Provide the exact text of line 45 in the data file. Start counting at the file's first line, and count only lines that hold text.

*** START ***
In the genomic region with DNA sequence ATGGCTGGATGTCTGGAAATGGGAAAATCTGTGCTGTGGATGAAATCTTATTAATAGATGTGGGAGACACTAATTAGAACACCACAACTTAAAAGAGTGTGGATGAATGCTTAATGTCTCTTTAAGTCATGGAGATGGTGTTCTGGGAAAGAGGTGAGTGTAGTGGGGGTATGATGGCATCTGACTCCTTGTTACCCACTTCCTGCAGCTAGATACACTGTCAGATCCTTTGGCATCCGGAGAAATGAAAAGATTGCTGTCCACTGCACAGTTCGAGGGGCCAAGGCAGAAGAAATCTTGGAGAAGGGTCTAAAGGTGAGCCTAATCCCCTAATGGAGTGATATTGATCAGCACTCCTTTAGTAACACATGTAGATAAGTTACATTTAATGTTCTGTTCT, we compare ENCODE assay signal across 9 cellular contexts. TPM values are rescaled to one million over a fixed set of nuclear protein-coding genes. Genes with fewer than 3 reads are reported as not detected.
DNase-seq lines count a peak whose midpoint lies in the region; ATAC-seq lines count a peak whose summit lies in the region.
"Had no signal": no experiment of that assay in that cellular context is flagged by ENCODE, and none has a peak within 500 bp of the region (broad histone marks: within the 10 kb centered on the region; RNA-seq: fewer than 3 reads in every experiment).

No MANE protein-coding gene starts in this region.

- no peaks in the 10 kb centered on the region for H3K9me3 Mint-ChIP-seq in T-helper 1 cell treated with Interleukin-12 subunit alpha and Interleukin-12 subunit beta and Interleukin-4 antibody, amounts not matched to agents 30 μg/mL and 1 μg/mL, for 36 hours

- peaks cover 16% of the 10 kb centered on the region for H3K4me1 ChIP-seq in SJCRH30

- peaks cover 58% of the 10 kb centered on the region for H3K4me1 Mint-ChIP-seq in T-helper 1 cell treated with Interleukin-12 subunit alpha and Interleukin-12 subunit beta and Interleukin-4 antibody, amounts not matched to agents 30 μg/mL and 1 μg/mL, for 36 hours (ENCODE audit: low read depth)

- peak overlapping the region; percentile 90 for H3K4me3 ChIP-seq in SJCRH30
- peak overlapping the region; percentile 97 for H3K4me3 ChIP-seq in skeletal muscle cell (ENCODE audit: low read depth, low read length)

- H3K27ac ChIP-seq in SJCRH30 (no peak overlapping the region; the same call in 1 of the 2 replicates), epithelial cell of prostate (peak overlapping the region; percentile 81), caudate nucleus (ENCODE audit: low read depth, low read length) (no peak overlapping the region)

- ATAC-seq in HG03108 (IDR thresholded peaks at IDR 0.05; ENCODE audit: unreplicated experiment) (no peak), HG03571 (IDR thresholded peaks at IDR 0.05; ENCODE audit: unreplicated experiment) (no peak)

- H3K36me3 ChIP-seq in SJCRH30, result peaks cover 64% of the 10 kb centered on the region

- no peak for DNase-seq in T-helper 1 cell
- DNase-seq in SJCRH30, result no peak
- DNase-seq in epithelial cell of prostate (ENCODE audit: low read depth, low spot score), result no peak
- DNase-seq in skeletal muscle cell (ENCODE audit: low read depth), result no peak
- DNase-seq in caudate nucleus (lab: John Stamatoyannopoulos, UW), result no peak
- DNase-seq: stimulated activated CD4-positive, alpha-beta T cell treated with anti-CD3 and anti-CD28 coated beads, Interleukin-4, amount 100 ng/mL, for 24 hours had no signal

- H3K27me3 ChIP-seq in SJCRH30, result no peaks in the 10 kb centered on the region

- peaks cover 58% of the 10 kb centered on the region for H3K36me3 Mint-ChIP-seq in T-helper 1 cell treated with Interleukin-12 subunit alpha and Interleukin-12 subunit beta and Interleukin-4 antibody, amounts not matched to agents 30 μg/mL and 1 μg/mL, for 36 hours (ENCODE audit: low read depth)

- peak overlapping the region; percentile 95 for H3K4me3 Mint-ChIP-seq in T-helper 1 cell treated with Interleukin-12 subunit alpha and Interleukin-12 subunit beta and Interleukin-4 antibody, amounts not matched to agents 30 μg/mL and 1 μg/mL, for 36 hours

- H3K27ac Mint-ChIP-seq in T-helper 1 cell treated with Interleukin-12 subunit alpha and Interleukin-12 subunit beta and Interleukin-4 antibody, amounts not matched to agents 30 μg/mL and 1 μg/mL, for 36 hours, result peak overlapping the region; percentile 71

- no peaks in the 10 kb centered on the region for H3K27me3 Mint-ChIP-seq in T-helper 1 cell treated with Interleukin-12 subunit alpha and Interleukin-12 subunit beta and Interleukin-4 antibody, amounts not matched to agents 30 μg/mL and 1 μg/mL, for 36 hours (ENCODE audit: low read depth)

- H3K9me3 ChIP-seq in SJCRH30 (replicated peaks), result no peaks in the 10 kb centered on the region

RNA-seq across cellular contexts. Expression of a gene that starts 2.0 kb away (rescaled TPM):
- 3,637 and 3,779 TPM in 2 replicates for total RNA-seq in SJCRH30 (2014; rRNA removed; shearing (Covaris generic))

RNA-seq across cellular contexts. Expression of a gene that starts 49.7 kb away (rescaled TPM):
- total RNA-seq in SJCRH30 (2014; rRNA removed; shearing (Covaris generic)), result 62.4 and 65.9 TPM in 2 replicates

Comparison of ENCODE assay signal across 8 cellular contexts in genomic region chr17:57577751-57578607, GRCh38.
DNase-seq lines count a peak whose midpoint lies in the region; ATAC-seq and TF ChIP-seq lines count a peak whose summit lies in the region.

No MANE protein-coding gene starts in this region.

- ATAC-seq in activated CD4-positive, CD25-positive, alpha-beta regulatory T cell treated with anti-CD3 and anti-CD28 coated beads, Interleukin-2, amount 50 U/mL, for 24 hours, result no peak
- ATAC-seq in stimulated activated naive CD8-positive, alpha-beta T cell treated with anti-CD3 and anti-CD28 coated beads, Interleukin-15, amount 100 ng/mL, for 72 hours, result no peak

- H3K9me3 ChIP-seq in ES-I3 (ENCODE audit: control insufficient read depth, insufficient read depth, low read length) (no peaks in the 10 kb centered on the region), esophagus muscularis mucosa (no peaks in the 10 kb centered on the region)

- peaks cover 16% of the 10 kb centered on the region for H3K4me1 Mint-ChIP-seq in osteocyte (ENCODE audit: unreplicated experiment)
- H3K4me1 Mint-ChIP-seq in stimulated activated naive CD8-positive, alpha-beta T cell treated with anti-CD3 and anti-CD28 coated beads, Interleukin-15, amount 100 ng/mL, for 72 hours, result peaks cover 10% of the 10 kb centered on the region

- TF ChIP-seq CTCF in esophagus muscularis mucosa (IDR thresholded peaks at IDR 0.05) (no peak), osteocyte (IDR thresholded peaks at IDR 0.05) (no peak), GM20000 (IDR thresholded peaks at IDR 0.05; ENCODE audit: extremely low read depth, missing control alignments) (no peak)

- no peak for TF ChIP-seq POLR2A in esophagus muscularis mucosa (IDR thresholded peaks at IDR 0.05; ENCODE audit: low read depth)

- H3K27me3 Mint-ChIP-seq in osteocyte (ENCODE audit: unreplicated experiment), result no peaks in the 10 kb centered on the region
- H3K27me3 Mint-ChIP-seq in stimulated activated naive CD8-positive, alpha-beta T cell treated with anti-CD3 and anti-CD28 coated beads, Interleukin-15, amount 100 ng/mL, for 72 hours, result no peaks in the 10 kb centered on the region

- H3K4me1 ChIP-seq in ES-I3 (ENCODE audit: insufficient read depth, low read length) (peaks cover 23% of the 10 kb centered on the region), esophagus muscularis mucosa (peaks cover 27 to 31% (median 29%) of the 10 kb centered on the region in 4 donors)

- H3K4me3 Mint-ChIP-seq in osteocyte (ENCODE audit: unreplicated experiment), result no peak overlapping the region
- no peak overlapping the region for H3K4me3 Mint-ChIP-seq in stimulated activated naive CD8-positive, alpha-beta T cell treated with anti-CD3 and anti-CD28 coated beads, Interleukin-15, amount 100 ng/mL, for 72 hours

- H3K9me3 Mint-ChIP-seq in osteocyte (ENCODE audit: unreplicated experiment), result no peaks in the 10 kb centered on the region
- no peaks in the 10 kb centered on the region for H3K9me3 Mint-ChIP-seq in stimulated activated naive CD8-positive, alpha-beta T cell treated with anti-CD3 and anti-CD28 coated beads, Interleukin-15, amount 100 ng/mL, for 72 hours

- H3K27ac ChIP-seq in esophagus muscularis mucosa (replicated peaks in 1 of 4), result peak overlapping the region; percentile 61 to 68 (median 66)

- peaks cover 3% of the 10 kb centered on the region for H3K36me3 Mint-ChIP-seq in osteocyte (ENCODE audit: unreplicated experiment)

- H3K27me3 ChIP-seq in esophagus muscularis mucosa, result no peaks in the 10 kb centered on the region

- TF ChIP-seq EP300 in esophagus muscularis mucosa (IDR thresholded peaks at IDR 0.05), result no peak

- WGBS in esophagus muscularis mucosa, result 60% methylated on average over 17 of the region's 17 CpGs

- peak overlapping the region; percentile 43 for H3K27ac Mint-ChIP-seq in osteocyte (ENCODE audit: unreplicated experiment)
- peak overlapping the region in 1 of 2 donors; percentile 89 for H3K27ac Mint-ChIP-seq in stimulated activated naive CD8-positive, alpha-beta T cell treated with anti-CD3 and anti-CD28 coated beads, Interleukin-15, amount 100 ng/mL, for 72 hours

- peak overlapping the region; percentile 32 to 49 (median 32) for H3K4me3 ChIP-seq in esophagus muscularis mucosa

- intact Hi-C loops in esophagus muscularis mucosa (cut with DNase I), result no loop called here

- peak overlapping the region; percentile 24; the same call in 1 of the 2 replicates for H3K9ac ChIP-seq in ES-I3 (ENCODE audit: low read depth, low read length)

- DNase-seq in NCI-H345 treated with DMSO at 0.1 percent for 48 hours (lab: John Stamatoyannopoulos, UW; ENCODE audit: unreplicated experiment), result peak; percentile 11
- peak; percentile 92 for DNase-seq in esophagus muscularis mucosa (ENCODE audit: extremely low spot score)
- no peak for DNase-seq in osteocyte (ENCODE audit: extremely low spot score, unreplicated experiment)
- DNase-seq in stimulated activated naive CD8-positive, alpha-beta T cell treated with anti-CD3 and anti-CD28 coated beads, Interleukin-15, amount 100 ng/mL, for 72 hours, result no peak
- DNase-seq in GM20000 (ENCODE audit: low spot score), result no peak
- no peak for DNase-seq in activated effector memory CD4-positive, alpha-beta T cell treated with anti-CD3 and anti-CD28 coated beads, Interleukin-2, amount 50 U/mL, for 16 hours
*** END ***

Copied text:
- no peaks in the 10 kb centered on the region for H3K9me3 Mint-ChIP-seq in stimulated activated naive CD8-positive, alpha-beta T cell treated with anti-CD3 and anti-CD28 coated beads, Interleukin-15, amount 100 ng/mL, for 72 hours